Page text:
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China’s “first emperor” banned Buddhism

According to researchers, Emperor Qin Shihuang, best known for the first version of the Great Wall and being burried with a terra cotta army of guards and horses, attempted to crush Buddhism during his reign.

 “China’s first and most influential history book, the Historical Records, stated clearly that Emperor Qin Shihuang (259 BC-210 BC) strictly banned Buddhism and Buddhist temples,” said Han Wei, a noted researcher with Shaanxi Provincial Institute of Archeology.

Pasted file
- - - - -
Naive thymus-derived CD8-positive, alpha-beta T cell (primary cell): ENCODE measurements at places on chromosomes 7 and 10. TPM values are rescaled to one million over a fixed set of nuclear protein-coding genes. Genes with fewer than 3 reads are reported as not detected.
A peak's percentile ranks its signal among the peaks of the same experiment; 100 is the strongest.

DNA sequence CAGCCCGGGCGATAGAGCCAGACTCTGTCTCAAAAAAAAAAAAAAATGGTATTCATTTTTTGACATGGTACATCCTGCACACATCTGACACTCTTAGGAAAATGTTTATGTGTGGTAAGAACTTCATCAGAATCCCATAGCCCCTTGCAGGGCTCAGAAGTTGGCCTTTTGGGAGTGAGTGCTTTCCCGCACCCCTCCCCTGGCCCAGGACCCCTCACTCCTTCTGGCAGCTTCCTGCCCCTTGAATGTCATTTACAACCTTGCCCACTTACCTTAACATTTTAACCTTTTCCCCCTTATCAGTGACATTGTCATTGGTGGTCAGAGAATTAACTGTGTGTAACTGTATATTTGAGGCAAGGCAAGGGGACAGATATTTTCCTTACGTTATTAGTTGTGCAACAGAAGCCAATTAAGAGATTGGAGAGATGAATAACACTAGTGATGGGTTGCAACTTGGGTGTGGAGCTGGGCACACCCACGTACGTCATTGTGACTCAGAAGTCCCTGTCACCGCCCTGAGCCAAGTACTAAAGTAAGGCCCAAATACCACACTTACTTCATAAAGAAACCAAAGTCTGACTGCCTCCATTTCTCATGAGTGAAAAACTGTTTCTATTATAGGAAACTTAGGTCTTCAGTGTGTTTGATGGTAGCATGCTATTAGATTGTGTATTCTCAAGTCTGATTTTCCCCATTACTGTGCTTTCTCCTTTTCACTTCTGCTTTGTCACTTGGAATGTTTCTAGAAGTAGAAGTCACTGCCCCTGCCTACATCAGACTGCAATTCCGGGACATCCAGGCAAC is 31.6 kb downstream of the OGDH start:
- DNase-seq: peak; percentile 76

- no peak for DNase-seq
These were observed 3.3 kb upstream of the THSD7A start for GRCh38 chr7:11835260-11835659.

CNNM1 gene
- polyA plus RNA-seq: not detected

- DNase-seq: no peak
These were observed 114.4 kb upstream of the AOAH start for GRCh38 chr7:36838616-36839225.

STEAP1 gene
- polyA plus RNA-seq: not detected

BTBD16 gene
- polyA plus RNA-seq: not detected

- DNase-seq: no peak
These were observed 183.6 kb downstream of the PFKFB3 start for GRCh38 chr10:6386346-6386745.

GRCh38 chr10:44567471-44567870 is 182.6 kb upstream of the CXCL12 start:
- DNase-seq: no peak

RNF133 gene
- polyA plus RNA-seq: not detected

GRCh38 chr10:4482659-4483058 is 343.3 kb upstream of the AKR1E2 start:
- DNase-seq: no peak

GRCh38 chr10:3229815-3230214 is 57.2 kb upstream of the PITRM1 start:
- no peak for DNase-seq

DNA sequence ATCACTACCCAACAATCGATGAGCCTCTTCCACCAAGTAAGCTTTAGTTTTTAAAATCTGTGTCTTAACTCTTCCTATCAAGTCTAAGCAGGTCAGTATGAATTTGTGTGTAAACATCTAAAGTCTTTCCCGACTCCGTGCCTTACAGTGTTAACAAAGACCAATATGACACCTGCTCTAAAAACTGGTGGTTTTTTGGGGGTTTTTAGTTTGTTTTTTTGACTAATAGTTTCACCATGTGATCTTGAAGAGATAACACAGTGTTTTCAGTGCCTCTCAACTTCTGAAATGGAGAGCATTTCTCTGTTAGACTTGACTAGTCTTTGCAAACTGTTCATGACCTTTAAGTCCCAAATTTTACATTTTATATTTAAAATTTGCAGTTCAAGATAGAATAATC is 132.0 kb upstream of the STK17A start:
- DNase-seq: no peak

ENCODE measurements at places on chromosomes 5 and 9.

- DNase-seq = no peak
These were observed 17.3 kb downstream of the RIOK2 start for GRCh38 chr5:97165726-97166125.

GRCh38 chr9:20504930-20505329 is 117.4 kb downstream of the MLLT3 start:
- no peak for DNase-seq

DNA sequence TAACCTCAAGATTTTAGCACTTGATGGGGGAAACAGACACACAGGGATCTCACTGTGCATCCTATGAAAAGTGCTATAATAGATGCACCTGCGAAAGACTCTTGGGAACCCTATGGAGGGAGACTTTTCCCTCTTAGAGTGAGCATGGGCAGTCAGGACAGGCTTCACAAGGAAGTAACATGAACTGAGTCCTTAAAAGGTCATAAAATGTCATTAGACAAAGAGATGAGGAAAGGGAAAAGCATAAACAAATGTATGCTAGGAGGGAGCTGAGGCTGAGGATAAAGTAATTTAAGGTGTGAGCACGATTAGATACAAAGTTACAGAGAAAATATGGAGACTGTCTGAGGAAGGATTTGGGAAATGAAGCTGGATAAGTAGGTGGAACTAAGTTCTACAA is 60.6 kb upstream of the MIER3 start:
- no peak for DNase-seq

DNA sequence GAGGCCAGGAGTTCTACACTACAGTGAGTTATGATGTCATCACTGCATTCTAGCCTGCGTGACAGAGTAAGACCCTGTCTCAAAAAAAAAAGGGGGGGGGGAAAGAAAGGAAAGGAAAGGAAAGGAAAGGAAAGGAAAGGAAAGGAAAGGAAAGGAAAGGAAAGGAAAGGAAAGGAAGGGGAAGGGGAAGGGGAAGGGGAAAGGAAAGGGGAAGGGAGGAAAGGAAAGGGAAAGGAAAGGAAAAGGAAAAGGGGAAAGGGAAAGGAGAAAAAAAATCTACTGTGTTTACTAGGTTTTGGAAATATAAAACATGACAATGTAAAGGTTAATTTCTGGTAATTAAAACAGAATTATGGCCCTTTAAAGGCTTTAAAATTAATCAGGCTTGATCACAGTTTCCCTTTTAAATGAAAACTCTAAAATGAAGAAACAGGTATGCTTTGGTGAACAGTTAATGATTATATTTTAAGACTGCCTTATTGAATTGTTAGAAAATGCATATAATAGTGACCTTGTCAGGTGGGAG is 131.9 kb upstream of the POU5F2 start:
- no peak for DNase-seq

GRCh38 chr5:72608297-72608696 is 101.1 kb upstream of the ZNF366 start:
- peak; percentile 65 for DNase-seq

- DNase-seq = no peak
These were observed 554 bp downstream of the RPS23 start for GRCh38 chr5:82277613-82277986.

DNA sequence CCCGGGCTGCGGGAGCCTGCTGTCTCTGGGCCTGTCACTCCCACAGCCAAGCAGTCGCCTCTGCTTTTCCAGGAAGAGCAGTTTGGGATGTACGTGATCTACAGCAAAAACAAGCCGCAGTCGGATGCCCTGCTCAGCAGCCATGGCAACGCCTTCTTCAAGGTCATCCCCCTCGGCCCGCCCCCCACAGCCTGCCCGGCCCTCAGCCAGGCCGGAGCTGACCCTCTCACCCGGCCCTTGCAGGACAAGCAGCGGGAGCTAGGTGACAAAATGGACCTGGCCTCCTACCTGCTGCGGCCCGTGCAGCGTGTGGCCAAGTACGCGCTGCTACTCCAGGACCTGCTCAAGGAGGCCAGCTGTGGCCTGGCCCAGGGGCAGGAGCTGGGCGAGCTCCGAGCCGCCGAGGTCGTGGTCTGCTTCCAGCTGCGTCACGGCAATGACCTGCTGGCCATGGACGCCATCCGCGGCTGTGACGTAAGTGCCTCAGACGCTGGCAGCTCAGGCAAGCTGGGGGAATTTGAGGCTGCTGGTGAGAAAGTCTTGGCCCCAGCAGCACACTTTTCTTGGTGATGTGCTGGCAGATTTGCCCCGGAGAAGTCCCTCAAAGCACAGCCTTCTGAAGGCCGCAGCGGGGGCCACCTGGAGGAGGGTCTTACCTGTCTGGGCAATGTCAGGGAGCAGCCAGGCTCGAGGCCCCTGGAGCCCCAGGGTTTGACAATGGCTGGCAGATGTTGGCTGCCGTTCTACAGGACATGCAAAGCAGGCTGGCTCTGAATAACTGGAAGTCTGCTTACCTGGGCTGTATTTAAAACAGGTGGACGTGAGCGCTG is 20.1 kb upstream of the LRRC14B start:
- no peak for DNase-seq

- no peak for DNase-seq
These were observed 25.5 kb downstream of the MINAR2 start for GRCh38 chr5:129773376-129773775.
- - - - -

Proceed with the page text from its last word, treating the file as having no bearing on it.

Though the book, written between 104 B.C. to 91 B.C., provided no evidence of temples destroyed or monks exiled, Han said he believed the ban had been very effective.

“Buddhism never appeared again in historical documents until 2 B.C.,” Han said.

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